Comparison with other data taken during the flyby — like temperatures — should provide more clues.
The researchers see smooth areas on Enceladus that appear to be piles of ice particles that have fallen back to the surface. “Like snow,” Dr. Porco said. “We’re pretty sure we’re seeing that in these pictures.”
Paul Helfenstein, the team member who developed the technique for taking the high-speed, up-close pictures, said: “We can actually count boulders on the surface. We can look at details and distinguish fresh deposits.”
In the fall, Cassini is to make an even closer near-miss of Enceladus, passing within 15 miles of the moon’s surface.
Photo courtesy NASA/JPL/Space Science Institute, recorded on August 11, 2008 by the Cassini Orbiter.
50 Moons of Saturn
Curator: Daniel Birnbaum
6 November 2008 – 1 February 2009
Thursday, August 14, 2008
Ahmad Vincenzo, president of the Association of Muslim Intellectuals and lecturer in Islamic rights at Naples' Federico II University said the proposal was positive.
Carlo Ripa Di Meana, former president of the Venice Biennale, moved to dedicate the 1977 Venice Biennale to the theme of "dissent" in relation to the Communist countries of the eastern bloc, a move opposed by Moscow.
He has called for the creation of a similar "Biennale for Islamic Dissent" to enhance debate in the Muslim world.
But Vincenzo said the proposal advanced by Carlo Ripa Di Meana, should not be compared to the event that generated widespread debate among Communists in 1977.
"The Venice Biennale is a prestigious institution," Vincenzo told Adnkronos International (AKI).
"The possibility of having a great initiative dedicated to the Islamic world would certainly have vast interest, even though I don't think you could in any way compare it to the meeting of dissidents of the Communist bloc in 1977."
“I imagine that it would speak about dissent with regard to the regimes of many countries that have an Islamic majority. Not dissent towards Islam as a religion," he said.
According to the Muslim lecturer, few know that the distinction between religion and politics is part of Islamic history.
He stressed there was a profound difference between the situation in Muslim countries and those of the former Communist bloc.
"In these, there was in many cases a democratic opposition, capable in a certain sense to create a turning point in the entire country.
In the Islamic world, on the contrary, the opposition is often more totalitarian and anti democratic than the regimes they want to change. I am referring particularly to the fundamentalist movement of the Muslim Brotherhood."
Karima Moual, president of the Association of Young Moroccans in Italy, said he welcomed the proposal providing it was not designed to promote "anti-Islamic" positions.
"I believe that this initiative would benefit if it made people from the Arab Islamic world participate, rather than those who are hostile towards Islam," she told AKI.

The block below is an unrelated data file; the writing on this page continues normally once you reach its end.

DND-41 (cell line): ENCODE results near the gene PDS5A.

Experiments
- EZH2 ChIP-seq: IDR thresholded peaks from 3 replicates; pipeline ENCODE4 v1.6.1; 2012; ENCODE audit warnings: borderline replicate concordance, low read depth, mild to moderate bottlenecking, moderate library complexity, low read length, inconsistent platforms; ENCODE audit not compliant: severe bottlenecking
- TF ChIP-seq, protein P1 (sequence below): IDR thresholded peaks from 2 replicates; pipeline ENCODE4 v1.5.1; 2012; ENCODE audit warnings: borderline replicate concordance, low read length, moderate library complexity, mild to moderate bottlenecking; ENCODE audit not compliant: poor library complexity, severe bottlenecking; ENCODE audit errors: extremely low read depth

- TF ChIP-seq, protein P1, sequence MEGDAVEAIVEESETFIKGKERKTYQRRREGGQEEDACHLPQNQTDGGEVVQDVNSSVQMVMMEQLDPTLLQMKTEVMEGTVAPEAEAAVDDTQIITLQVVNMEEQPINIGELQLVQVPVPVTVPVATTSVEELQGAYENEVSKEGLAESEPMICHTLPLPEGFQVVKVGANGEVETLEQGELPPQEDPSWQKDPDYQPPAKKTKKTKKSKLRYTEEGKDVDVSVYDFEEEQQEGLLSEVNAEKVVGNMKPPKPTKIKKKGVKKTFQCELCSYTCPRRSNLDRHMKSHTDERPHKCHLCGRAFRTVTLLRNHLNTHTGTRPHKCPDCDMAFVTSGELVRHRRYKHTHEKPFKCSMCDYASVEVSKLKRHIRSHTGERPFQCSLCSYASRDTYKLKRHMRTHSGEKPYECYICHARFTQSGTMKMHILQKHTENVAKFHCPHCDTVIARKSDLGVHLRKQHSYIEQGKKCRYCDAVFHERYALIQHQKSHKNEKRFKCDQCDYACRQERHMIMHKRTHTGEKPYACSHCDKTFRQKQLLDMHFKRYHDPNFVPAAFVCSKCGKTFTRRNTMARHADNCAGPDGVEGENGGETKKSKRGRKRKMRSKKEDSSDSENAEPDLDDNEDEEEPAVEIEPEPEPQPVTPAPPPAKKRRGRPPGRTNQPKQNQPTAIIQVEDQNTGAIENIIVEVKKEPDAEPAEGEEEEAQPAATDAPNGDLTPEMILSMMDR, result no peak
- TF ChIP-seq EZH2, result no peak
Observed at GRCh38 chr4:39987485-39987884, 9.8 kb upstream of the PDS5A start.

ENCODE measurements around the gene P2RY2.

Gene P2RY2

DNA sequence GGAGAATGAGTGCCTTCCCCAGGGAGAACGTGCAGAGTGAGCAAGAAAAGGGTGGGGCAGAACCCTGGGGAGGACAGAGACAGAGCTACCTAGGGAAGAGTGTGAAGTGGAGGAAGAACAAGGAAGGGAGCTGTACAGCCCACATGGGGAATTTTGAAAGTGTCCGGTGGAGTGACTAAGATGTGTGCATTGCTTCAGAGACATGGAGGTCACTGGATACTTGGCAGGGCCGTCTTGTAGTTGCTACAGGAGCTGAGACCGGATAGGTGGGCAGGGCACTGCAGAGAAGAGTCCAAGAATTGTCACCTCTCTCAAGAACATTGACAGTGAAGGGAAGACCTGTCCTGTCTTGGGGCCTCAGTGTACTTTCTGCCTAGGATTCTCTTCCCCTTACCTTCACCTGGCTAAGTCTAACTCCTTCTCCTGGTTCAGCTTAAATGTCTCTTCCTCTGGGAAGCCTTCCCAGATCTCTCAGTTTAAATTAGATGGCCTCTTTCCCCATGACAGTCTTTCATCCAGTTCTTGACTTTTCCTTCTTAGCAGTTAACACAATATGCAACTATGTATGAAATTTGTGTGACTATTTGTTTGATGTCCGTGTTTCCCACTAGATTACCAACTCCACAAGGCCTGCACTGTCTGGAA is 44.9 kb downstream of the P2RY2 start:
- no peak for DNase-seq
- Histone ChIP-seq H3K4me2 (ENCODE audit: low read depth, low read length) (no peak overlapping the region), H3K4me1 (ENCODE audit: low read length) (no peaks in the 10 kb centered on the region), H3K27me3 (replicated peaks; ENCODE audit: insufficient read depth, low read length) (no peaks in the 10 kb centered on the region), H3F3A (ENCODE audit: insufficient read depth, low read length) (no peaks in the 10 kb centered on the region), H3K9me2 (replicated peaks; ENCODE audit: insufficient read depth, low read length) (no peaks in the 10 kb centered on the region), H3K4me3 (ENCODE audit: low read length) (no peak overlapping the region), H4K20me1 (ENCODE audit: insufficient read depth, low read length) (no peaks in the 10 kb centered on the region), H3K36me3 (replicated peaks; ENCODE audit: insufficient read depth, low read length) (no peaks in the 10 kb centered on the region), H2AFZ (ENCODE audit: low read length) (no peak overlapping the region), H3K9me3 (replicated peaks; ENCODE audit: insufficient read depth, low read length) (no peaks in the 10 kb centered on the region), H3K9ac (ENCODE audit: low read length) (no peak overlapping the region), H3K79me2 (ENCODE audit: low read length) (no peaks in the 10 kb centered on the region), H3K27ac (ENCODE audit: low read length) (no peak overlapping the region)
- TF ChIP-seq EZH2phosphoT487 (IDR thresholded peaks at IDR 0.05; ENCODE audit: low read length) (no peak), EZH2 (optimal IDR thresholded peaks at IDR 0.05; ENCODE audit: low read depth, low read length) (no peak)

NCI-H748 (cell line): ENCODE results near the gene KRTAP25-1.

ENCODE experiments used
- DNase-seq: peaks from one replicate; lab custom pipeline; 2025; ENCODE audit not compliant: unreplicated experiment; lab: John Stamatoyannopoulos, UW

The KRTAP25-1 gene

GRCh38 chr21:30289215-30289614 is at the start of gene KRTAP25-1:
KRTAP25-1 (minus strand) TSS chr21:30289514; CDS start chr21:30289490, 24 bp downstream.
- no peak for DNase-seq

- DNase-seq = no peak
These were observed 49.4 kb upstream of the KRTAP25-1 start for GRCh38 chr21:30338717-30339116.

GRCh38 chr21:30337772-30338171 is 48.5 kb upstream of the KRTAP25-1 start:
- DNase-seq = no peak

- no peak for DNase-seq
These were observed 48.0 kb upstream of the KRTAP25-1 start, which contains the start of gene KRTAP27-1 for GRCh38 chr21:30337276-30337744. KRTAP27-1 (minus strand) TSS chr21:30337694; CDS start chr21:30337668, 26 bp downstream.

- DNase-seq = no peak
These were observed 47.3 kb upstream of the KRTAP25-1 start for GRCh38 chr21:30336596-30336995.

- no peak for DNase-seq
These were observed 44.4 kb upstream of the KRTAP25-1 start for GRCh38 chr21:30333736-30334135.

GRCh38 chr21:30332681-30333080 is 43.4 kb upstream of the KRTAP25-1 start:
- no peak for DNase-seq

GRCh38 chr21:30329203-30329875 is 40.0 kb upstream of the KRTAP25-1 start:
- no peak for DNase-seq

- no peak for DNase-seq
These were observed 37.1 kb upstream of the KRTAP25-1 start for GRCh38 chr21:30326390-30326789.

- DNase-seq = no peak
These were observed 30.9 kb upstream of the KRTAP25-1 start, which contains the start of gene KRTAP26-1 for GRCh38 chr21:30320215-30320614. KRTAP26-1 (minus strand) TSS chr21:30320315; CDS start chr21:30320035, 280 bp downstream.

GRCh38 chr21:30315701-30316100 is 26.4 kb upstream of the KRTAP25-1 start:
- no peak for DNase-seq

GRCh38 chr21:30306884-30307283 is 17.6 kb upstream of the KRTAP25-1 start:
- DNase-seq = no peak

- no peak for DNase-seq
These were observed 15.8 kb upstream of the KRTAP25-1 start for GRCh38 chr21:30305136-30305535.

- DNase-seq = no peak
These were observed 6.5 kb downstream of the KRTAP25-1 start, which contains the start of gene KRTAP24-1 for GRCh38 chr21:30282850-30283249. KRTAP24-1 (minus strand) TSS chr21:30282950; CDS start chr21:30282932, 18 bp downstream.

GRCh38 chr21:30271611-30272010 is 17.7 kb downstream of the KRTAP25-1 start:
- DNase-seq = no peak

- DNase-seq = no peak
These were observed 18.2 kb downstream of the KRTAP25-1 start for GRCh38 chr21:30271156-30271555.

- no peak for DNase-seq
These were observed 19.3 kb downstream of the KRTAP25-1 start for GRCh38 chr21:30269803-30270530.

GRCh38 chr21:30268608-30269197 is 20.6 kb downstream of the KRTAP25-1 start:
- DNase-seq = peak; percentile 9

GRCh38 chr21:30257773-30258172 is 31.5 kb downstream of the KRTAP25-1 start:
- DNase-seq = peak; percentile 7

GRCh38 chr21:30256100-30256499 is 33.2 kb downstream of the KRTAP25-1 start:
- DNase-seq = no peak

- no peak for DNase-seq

"It would be interesting to invite Muslim intellectuals but also non-Muslims from Arab countries to debate the 'cancer' that is destroying the Arab-Islamic world.
"I believe that the real problem in our countries is the absence of debate."
Wednesday, August 13, 2008
Dada and Surrealism were still years away when Johann Dieter Wassmann struck out with this monumental, if misunderstood, work, “Of the Stealing of Women” 1896. Never before published or exhibited, the work merges an early 18th century English case-law text, open to a page describing the (limited) rights of women from being, yes, that’s right, stolen, with a medical engraving of mid-19th century bandaging practices, all linked by a harmony of violin pegs and tailpiece. In his notes on the work, Johann enthusiastically describes the piece in terms that we now might read as empowerment and liberation, closing with an enigmatic quote from his beloved muse, Goethe: ‘Man sieht nur, was man weiss.’ One sees only what one knows. Some critics have hesitated at themes they (mis)read as bondage and repression, with one Australian curator going so far as to have the work removed from the exhibition BLEEDING NAPOLEON at the 2003 Melbourne International Arts Festival.
Personally, I believe the work can be read as a nod to the rising sentiment across Europe in support of women's suffrage. Three years earlier, in 1893, New Zealand was the first country to introduce universal suffrage, generating headlines world-wide. The use of an English case-law book would suggest some reference to the British empire here. The image of a woman bandaged suggests a play on the word suffrage. Violin pegs are, of course, necessary to tune the instrument, implying an adjustment or refinement of the social politic to enhance the role of women in 19th century society.
Whatever its inner meaning, the work stands as a significant precursor to the explosive power Dada and Surrealism would have on the course of 20th century modernism.